Gas prices end 54-day streak
The pain at the pump eases ever so slightly as gas prices fall three-tenths of a cent.
NEW YORK (CNNMoney.com) -- The price of a gallon of gas dipped Monday, snapping a 54-day run-up.
Nationwide, the average price for a gallon of regular unleaded gasoline edged down to $2.69, shaving just three-tenths of a cent from the previous day's average of $2.693, according to motorist group AAA.
The single day turnaround in prices does not promise a trend, but after a relentless climb in recent weeks, any pull back is welcome.
Prices have risen since the end of April, when the national average was $2.05 a gallon.
Two states still have gasoline above $3 a gallon. In California, the price of a gallon of gas averaged $3.027; in Hawaii, the average was $3.057.
"Father's Day might have represented the highest price you will pay for the next few months or so," said Tom Kloza, chief oil analyst at the Oil Price Information Service, which provides the information for AAA.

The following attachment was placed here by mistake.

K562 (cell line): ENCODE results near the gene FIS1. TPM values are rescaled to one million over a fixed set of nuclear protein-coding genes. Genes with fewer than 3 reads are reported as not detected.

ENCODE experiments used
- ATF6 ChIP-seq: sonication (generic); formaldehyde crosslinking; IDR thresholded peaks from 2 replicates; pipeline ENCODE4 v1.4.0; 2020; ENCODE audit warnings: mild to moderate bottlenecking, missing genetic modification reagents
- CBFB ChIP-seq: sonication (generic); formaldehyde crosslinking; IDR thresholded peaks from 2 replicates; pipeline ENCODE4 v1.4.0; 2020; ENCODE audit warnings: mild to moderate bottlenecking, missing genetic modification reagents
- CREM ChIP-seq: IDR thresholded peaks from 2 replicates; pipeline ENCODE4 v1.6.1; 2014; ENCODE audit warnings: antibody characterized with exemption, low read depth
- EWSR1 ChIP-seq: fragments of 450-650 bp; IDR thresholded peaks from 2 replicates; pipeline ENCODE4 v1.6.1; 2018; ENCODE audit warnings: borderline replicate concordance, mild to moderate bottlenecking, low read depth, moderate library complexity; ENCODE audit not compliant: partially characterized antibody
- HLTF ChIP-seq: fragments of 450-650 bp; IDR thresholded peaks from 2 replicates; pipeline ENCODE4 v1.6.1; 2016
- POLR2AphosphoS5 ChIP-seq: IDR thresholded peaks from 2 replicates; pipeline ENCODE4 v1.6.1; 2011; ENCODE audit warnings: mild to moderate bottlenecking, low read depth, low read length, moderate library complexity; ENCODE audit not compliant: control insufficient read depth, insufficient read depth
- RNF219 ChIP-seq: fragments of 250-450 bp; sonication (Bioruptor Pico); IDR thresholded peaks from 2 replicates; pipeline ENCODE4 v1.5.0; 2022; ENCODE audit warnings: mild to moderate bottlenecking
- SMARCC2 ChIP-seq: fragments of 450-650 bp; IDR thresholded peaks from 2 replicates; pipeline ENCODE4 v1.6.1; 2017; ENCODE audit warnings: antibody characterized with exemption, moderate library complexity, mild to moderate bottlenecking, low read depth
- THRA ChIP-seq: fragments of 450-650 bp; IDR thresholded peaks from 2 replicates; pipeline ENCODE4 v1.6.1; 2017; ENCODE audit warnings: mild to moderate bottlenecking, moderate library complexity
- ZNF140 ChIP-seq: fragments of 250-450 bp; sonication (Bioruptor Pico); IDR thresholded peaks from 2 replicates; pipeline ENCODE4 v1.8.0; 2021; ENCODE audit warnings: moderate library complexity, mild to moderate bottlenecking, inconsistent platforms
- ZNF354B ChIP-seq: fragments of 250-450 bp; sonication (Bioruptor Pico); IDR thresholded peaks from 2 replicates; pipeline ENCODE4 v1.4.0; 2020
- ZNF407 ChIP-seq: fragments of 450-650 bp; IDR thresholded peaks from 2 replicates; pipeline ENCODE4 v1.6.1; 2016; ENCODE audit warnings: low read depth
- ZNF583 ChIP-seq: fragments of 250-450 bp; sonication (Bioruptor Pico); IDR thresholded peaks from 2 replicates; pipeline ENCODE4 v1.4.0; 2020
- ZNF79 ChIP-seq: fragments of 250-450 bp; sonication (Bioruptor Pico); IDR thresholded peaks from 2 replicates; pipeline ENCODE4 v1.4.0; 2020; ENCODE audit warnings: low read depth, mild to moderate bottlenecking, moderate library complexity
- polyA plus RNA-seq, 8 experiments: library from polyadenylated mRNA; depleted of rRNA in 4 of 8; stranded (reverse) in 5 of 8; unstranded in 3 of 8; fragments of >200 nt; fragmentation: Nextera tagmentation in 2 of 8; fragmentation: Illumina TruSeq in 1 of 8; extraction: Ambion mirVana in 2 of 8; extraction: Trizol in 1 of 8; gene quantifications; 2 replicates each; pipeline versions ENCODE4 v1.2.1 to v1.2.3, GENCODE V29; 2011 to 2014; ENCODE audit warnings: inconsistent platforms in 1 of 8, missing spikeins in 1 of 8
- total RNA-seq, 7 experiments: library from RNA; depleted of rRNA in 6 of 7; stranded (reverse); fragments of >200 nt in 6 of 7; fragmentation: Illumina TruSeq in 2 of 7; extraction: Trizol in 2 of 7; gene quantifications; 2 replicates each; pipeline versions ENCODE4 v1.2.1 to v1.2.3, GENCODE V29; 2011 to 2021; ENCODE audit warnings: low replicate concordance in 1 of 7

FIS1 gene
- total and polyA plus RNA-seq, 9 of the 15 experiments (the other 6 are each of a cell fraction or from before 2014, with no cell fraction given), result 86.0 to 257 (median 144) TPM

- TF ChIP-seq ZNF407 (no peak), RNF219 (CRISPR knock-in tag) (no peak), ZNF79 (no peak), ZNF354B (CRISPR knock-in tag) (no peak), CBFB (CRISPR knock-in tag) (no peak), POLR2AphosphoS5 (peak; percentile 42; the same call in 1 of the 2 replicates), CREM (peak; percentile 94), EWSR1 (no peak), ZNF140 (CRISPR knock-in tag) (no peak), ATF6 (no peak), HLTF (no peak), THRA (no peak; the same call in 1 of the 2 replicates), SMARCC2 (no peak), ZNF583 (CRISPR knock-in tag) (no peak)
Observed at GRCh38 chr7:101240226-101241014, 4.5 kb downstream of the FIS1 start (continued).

Kloza expects to see gas prices decrease between 5 to 15 cents in the upcoming weeks, as prices historically start deckling around July 4.
Retail gas prices follow wholesale gas prices and wholesale gas prices move off of crude oil, which is the main ingredient in retail gasoline. Wholesale gas prices fell between 10 and 20 cents last week, and that decline is working its way into the retail market.
Crude oil has more than doubled in price since mid-December, when it reached as low as $33.87 a barrel. At 9:30 a.m. ET on Monday, oil was trading under $68 a barrel.
But Kloza said the spike from December lows may have been a bit over-exuberant. Investors "probably got too enthusiastic" about the possibility of economic recovery and sent oil prices up too quickly.
He added that the fact that the tension in Iran did not send oil prices soaring "tells you that the market was mature."
Oil prices and gas prices need to recalibrate in the face of the reality of a long, slow recovery. A surge in gas prices threatens to derail any economic recovery. With consumers having to pour more dollars into their gas tank, the they will have to cut back in other areas.
Furthermore, consumers are already on edge with unemployment rates continuing to inch up. Friday, the government reported that jobless rates increased in forty-eight states and the District of Columbia.
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